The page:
Anwan Baker has been named the new director of the Lodi Public Library.

The library’s board of trustees were set to approve an agreement with Baker on Monday evening, and he is scheduled to start on Sept. 24.

“In Mr. Baker, the board is delighted to have found someone who has the skills and passion to lead the Lodi Public Library,” Board president Caitlin Casey said. “At a time when libraries are adjusting to new needs and expectations, Mr. Baker brings a variety of talents that ensure the library remains a relevant and vital resource for the Lodi community.”

Baker will fill the vacancy left open after the sudden retirement of former library director Dean Gualco earlier this year.

City spokesman Jeff Hood, who also serves as the director of Lodi Parks, Recreation and Cultural Services, had been serving as interim library director for the past eight months until trustees were able to fill the position.

Baker has been an adult services supervisor with the Berkeley Public Library system since 2012.

Previously, he served in a variety of roles for the Live Oak Public Libraries in Savannah, Ga., including three management positions.

Baker was twice the chair of the Savannah Children’s Book Festival, the largest children’s book festival in the country.

Baker holds a Master of Library and Information Science degree from Florida State University as well as undergraduate and master’s degrees in social work, which provided valuable experience working on child welfare, foster care, mental health and substance abuse issues.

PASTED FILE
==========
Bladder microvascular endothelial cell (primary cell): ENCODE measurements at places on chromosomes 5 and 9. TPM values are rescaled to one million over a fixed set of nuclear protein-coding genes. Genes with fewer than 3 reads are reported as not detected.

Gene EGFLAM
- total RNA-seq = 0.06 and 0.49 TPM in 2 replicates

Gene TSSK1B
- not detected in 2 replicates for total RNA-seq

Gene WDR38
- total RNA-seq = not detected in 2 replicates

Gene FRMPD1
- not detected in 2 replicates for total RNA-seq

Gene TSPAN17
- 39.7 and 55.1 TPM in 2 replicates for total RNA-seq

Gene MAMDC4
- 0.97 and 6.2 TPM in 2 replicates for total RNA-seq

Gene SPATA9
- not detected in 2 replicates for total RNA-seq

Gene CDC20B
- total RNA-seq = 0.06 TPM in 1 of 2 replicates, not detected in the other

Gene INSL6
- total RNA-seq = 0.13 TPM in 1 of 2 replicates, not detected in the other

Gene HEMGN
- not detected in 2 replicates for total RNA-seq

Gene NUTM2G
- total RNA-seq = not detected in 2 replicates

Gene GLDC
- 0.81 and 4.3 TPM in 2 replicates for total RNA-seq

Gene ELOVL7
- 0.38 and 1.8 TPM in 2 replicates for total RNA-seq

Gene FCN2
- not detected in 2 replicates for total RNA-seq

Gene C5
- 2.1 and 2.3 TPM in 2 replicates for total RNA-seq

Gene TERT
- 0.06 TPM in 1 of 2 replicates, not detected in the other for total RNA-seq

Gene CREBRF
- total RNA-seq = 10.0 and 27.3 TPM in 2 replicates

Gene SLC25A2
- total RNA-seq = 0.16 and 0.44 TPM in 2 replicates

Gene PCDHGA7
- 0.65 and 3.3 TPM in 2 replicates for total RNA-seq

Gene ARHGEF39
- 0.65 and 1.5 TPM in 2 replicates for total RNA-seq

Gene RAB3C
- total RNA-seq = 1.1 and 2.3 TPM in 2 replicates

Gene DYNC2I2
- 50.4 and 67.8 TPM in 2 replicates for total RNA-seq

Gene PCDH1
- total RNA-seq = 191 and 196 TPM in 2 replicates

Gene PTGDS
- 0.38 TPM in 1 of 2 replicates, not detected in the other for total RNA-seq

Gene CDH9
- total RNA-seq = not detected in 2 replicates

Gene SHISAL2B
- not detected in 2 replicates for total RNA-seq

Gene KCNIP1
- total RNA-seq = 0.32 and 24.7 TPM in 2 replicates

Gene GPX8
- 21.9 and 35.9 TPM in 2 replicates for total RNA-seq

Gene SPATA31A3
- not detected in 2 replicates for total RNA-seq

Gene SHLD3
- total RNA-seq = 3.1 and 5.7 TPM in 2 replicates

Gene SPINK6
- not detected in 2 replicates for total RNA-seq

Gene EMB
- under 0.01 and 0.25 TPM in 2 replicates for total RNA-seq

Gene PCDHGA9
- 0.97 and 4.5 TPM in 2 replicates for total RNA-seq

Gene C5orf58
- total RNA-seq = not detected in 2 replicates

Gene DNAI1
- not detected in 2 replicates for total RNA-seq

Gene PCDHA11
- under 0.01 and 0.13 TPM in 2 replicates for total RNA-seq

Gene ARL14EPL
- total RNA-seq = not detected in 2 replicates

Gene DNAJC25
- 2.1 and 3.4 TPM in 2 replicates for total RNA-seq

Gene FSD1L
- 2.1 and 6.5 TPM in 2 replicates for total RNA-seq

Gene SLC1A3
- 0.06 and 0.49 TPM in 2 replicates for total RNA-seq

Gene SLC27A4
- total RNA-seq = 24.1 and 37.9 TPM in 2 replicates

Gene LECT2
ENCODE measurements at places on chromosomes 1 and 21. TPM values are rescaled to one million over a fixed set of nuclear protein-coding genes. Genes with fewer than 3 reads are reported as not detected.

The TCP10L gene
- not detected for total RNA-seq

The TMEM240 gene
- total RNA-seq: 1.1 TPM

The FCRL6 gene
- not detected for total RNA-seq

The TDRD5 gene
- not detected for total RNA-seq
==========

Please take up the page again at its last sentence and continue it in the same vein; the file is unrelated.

Baker has an affinity for small towns, which is why he was drawn to Lodi.

“It gives me a unique opportunity to bond with those in the community and create programs and services that enhance the lives of the people in Lodi,” Baker said. “It’s something special about this place and it makes me want to get in there, roll up my sleeves and get to know everybody by a first-name basis and be able to create things that benefit them through the public library system.”

Baker is looks forward to getting to know the people of Lodi, as well as library staff, in order to better understand what is needed to modernize the library. He would like to offer more digital literacy and culture-based programs to enhance Lodi’s quality of life.

The biggest challenge he will face as he takes on the role of library director, Baker said, is becoming familiar with his new surroundings, as he learns how the city operates and the current list of services and programs the library offers. He plans to use that information to determine the future needs of the library.

“That would be the most work for me initially, to assess everything and grab the data that I need to actually chart my course for the library system,” he said.

Baker hopes to strengthen the community, bringing together people from different backgrounds and beliefs.

“I want it to be a community meeting hub for everyone,” Baker said

A former social worker, Baker has had extensive experience with community outreach and addressing the needs of the community. He plans to apply those skills to his new position as library director.

“I wanted to change people’s lives,” Baker said on why he entered the library field. “I wanted to empower them and give them the information in order to make powerful decisions that would better their lives.”

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